kafka - Archive - February 7 2011
Franz Kafka Photo by Archive
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David Bachar
Esther Hoffe Photo by David Bachar

A comprehensive report on the contents of 10 safety deposit boxes in Tel Aviv and Zurich brought the three-year Israeli court case concerning the literary estates of Franz Kafka and Max Brod into its final stage last week.

The executors of the estates delivered the report in Ramat Gan, which included explicit details about the writers’ manuscripts in the safes − which were the property of Brod’s secretary, the late Esther Hoffe, and were opened last summer by court order.

The publication of the safes’ contents is the most important stage in the legal proceedings, after which Judge Talia Pardo Kupelman will decide the fate of the manuscripts. Will they remain the private property of Esther Hoffe’s daughter Eva? Will they be handed over or sold to the National Library in Jerusalem or the German Literature Archive in Marbach? Or will they be publicly auctioned to the highest bidder?

A look at the report reveals that some of the safety deposit boxes contain short stories, letters and original drawings by Kafka. Most of the material has already been published, but because of the large number of documents found in the safes, it is still too early to determine whether or not they include unpublished writings. Either way, the manuscripts are of importance to collectors and researchers, and their value is likely to reach hundreds of thousands of shekels.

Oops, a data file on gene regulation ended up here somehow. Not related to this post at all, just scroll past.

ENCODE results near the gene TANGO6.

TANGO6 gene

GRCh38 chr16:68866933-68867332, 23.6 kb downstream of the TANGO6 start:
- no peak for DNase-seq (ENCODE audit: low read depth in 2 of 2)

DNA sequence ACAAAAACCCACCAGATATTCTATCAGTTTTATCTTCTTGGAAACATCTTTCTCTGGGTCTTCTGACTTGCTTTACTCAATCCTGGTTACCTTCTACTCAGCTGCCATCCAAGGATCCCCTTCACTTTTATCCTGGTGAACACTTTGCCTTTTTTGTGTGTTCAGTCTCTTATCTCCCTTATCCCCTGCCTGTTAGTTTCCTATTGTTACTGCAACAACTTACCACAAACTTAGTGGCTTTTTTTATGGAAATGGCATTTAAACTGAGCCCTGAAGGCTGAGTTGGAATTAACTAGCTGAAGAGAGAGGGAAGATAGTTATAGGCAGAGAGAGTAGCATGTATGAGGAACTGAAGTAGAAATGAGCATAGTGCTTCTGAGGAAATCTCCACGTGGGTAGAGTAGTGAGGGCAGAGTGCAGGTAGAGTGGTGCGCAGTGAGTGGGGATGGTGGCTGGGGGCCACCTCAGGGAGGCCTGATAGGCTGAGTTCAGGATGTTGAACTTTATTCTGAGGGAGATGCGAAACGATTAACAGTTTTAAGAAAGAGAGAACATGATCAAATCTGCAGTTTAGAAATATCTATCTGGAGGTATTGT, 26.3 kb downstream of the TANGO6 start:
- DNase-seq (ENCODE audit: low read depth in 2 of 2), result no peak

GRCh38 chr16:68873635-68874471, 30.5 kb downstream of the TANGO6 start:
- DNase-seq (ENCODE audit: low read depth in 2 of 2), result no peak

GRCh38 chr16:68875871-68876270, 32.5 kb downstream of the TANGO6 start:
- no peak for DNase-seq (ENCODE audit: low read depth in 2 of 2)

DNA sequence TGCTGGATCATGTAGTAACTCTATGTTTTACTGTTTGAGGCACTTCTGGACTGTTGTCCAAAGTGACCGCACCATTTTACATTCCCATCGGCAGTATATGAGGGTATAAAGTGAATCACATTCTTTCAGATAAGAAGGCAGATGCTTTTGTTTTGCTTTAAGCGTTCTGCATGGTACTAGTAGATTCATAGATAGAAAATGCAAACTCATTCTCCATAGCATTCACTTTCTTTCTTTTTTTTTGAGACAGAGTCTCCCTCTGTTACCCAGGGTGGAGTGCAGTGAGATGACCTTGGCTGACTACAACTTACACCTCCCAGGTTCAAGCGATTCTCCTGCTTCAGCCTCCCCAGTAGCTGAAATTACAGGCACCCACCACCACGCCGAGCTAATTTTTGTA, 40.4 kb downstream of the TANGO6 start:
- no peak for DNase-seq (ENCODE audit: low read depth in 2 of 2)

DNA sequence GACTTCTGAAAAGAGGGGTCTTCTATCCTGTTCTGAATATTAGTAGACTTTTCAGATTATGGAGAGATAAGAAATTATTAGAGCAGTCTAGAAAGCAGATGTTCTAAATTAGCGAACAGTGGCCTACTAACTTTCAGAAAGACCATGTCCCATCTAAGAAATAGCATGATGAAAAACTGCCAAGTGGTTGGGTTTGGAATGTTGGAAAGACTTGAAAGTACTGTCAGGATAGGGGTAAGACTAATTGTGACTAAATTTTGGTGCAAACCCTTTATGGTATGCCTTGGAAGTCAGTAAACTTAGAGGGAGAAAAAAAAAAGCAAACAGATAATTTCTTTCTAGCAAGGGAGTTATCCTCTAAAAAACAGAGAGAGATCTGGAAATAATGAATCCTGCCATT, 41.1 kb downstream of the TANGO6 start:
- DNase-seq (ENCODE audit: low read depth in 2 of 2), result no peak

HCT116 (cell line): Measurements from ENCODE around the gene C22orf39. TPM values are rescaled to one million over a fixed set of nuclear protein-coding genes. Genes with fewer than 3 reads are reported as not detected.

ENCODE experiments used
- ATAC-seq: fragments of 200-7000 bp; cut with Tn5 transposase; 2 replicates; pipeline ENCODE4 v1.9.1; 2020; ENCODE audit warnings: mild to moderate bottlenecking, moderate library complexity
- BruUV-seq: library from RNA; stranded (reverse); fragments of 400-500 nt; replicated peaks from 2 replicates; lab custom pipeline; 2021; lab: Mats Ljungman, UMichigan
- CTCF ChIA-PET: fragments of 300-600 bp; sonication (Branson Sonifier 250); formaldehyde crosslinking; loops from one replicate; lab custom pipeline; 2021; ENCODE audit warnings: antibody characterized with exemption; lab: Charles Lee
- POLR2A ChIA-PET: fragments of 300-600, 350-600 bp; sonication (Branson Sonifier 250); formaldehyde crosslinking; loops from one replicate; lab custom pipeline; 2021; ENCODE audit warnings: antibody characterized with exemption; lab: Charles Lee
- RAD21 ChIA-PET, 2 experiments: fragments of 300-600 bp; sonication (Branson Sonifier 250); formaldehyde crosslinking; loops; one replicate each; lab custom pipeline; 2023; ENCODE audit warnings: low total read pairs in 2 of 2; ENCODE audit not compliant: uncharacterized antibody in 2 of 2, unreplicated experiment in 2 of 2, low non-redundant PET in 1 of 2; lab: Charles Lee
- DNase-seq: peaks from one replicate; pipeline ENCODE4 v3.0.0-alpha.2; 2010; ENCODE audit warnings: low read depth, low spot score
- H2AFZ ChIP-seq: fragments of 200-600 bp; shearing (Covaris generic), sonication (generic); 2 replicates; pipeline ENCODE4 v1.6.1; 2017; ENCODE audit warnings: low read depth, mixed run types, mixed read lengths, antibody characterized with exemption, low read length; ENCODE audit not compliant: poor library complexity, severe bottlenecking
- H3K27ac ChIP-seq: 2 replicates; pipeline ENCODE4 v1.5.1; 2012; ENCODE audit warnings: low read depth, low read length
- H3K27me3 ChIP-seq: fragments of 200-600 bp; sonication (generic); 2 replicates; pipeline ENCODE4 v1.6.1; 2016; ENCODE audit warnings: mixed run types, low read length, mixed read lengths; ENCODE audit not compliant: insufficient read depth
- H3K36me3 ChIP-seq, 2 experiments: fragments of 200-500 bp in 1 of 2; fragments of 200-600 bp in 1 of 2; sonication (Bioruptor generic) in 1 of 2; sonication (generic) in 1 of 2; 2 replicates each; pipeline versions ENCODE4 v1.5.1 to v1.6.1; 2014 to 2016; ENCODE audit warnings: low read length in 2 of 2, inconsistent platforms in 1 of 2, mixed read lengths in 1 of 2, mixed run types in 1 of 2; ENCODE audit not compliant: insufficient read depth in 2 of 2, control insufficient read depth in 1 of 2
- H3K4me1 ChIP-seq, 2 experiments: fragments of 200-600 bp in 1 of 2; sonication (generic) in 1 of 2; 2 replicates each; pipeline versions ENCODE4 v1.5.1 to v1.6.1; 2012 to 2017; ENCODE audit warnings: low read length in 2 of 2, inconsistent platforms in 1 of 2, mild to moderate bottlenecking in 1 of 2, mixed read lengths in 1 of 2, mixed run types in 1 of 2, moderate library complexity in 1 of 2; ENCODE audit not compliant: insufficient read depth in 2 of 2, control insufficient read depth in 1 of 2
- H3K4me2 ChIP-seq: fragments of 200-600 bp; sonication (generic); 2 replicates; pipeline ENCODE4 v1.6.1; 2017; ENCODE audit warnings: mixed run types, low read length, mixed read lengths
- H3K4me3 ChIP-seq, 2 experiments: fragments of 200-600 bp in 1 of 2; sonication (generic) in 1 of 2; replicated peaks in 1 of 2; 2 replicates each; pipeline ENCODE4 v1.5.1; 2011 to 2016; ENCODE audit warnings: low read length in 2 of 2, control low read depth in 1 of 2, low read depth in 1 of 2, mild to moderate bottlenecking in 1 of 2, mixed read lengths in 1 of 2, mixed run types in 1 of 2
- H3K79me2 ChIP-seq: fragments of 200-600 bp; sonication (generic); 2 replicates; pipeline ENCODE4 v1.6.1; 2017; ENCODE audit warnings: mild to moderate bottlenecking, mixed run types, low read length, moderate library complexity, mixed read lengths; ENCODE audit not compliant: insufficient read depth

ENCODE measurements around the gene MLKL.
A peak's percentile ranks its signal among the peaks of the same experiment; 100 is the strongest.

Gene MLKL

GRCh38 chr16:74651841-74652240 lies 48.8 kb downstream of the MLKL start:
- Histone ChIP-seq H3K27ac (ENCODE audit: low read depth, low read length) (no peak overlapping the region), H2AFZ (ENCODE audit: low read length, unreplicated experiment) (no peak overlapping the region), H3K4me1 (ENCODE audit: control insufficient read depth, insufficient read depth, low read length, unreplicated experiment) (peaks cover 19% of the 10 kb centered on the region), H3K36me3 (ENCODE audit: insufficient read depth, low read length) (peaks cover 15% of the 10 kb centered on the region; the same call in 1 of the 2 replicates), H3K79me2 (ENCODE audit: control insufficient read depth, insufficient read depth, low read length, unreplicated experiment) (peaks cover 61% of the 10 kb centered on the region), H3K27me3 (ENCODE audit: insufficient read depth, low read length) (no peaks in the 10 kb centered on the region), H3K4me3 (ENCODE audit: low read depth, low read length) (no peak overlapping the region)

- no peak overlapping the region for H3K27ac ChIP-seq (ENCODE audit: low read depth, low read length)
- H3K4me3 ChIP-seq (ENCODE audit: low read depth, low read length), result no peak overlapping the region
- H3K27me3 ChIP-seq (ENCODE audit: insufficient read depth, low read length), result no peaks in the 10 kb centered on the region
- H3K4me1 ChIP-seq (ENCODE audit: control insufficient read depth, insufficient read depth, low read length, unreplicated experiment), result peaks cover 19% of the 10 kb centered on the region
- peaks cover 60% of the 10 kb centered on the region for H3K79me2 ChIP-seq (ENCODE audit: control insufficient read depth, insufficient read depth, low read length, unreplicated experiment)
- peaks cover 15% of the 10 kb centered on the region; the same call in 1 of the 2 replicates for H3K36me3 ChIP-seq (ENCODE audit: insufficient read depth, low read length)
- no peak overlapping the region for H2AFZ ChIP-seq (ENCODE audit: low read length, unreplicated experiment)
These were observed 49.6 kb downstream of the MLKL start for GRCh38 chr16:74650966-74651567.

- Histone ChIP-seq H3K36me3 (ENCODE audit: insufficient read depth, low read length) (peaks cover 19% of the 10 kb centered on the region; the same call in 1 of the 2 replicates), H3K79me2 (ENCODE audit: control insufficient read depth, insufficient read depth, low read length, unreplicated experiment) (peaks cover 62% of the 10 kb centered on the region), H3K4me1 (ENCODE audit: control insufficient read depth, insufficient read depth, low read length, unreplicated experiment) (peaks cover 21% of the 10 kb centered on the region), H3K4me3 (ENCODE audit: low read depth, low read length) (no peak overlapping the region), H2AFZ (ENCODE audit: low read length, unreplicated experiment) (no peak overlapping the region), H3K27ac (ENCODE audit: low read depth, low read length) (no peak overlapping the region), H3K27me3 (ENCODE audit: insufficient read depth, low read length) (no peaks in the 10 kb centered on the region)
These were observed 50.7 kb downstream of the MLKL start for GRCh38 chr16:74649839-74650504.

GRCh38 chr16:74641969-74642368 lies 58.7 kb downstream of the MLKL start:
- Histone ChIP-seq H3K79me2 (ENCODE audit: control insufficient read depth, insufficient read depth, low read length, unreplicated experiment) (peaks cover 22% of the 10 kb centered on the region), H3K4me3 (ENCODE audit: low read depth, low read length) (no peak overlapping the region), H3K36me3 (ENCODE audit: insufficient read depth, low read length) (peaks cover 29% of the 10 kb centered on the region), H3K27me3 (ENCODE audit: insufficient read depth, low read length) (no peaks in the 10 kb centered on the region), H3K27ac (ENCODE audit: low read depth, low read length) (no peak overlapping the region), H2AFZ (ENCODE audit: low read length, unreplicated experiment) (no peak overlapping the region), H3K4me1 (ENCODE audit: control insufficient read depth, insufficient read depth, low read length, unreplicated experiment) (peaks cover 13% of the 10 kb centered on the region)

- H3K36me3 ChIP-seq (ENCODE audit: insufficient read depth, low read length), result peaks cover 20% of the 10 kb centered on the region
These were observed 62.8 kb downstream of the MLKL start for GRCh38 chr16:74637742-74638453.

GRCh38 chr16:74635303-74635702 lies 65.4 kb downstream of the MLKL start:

The most important Kafka manuscript noted in the report is that of his story “Wedding Preparations in the Country.” There are also aphorisms, a Hebrew exercise notebook in Kafka’s handwriting, letters exchanged between Kafka and Brod, and letters from Kafka’s father and mother.

Another item of additional importance is Max Brod’s personal diary, which has never been published and is likely to shed light on Kafka, who was Brod’s closest friend. There are also a number of Brod’s own novels, plays and musical works.

Documents that may help solve disputes about who owns the material were found as well.

Many manuscripts mentioned in the report are already missing from the safe deposit boxes. Some were transferred to a library in Oxford, England in the 1950s; others, including the manuscript of Kafka’s novel “The Trial,” were sold to the German archive; and still others were sold at auctions to individual buyers.

The report, whose publication follows many months of hard work, was filed by the executors of Brod’s and Hoffe’s estates: attorney Shmulik Cassouto and, acting as his legal representative, attorney Dan Novhari of the Cassouto-Noff office; attorneys Ehud Sol and Rami Hadar, and acting as their legal representatives, Yossi Ashkenazi and Dan Zimmerman.

During the first stage, Cassouto and Novhari made considerable efforts to obtain the keys to the safety deposit boxes, which were held by Eva Hoffe, who tried to avoid turning them over.

Complicated negotiations were then conducted with the Swiss bank about the conditions under which the safes would be opened.

In the end, starting last July, the boxes were opened in the presence of German manuscript and literary experts. Since that time, the attorneys have been busy recording and categorizing the thousands of documents held in the safes.

Novhari confirmed to Haaretz that the report has been distributed to the court and both sides involved in the case, adding that “these matters have yet to be considered in court, and it may be assumed that the road will be long.”

Eva Hoffe’s attorney Uri Zfat said he will have to study the material.

According to Vered Yerushalmi, the National Library’s public relations advisor, “The National Library sees great importance in the disclosure of the many items found in the safe deposit boxes, and hopes that following their disclosure, Max Brod’s desire to have the materials accessible to a large audience in a public Israeli archive will be realized.”